My earliest memory is forever linked with a clown bottle filled with strawberry quick – you know, the kind that came in a tin can.

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Etched in my memory. (x)
a drink I used to love
a drink I used to love (x)

I vaguely remember Dad carrying me from my bedroom into the kitchen placed on the floor as I drank strawberry milk from my clown faced bottle.   As he set me down I could see Mom busy in the kitchen.  The drink was about to run out so I walked to Mom, pulled at her skirt and handed her the bottle.

 “Más?”, she asked. 

I nodded.

Mom took the bottle, rinsed it, and put it on the kitchen counter.  She opened the cupboard and took out a small tin can.  I smiled and clapped as I watched her take a spoonful of pink powder from the tin can and mix it with some milk in a cup, then pour it into my bottle.  As she handed me back the bottle, she smiled and said, “Ya mero vas a estar muy grande para tomar teta.” (Translation: “You’re getting too big, it’s almost time for you to stop drinking out of a bottle.”  The smile on my face vanished momentarily but returned as soon the bottle was back in my hands.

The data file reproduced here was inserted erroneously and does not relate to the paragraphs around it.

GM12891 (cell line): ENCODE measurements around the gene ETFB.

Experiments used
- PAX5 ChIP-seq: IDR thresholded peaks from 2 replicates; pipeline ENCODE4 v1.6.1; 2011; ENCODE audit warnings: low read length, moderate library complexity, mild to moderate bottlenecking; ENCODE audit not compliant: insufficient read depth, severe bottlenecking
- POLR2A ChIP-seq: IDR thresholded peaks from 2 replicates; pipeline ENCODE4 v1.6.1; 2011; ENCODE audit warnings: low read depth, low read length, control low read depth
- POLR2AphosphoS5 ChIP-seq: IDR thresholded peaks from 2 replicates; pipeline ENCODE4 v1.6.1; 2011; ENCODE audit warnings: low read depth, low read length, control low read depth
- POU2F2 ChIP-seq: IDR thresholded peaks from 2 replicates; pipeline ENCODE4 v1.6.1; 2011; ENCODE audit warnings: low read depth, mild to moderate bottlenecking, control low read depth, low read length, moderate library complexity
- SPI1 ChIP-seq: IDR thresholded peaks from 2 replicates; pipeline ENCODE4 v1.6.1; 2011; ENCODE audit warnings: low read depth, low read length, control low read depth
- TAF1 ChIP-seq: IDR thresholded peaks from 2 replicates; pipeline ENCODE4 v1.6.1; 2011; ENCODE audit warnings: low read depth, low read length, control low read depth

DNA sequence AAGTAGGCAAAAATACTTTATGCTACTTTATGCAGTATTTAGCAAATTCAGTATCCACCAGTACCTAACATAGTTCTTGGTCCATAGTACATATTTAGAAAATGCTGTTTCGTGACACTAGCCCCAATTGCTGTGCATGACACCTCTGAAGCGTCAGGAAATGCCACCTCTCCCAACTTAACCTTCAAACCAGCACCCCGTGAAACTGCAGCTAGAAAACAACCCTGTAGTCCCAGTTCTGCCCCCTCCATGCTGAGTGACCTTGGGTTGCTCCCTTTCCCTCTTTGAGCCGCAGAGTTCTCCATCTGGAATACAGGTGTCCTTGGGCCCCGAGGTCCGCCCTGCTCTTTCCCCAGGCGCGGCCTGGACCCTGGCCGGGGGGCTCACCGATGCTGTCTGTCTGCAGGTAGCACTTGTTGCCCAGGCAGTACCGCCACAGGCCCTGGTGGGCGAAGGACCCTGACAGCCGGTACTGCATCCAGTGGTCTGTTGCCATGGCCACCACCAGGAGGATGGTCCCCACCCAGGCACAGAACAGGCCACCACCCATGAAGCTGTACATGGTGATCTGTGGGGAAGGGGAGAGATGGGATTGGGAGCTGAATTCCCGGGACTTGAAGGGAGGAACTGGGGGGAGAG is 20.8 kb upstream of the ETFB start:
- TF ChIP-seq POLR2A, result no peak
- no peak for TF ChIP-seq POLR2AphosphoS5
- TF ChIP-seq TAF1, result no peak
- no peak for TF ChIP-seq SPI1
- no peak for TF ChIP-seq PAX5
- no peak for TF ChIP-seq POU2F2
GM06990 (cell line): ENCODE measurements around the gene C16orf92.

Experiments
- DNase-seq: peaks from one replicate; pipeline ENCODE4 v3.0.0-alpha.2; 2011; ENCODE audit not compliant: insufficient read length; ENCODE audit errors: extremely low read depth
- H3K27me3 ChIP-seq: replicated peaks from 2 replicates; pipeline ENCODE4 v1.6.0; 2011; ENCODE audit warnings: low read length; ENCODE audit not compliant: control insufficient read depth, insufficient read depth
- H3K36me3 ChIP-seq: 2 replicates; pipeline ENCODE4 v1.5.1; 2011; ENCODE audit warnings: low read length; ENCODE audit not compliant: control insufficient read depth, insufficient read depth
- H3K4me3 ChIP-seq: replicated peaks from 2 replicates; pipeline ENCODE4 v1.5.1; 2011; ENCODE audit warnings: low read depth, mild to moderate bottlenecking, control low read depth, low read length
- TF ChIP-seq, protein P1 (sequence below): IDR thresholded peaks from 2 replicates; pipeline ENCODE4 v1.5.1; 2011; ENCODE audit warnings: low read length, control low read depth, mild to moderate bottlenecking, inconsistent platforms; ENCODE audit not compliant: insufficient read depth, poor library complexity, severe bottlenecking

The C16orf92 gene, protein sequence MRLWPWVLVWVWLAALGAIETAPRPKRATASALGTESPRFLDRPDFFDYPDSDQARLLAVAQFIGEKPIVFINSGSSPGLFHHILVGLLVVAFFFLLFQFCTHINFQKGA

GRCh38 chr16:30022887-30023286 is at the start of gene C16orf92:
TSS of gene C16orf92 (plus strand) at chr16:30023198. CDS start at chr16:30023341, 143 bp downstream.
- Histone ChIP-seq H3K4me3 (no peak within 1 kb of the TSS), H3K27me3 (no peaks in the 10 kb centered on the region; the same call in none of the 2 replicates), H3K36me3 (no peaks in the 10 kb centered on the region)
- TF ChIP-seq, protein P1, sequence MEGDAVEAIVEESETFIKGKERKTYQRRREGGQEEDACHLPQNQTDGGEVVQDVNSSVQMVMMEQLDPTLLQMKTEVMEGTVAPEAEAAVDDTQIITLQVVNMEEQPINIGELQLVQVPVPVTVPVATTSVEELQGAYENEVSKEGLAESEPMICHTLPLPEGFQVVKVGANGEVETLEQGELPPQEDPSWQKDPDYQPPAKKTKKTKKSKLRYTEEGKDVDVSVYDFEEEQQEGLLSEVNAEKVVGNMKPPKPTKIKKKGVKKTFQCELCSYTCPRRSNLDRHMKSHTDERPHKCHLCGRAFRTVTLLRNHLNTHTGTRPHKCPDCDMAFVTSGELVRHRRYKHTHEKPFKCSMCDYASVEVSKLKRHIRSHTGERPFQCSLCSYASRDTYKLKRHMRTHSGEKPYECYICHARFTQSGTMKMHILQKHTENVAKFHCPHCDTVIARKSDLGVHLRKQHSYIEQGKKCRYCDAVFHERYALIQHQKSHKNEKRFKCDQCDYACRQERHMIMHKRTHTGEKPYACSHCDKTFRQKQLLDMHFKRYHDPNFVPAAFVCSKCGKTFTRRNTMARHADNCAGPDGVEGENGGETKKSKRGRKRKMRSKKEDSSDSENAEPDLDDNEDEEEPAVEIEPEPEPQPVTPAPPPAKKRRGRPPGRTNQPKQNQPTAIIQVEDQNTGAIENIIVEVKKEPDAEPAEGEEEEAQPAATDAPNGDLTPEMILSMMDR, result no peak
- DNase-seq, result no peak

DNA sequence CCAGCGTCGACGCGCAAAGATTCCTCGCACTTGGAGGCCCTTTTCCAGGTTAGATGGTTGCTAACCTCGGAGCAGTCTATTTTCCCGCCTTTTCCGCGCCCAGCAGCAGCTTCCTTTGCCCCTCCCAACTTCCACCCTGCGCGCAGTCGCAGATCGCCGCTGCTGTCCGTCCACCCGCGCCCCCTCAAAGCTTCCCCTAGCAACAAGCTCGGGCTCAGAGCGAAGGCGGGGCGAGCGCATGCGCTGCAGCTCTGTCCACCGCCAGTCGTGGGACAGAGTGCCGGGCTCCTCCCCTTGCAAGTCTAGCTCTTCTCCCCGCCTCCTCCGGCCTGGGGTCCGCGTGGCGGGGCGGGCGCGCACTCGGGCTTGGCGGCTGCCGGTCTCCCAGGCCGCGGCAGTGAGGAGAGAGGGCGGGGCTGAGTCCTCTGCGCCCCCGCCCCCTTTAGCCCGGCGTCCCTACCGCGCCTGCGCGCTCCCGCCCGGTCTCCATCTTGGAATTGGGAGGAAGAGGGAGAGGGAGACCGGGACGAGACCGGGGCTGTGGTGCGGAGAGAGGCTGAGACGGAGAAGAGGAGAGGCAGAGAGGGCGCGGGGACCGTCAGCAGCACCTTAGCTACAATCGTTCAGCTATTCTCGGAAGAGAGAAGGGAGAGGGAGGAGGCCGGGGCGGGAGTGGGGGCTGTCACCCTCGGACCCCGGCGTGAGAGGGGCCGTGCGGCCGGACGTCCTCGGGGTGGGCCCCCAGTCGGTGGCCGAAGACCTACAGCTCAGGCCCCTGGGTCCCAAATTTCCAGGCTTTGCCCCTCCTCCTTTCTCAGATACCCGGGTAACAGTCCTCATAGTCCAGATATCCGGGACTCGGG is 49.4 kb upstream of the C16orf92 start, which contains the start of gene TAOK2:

Years later while reminiscing with Mom I told her about this memory.   She couldn’t believe how much I remembered!  She confirmed that I did have a clown faced bottle in which she served me strawberry milk and that I was about two years old when this happened.  Apparently this is the exact moment she decided to wean me off the bottle and that was one of the last times she let me drink out of a bottle.  Perhaps that’s why I don’t remember drinking a bottle again; in fact I can’t stand the taste of strawberry milk!!!  However, to this very day the smell of strawberry quick transports me back into that moment as if it were happening before my very eyes.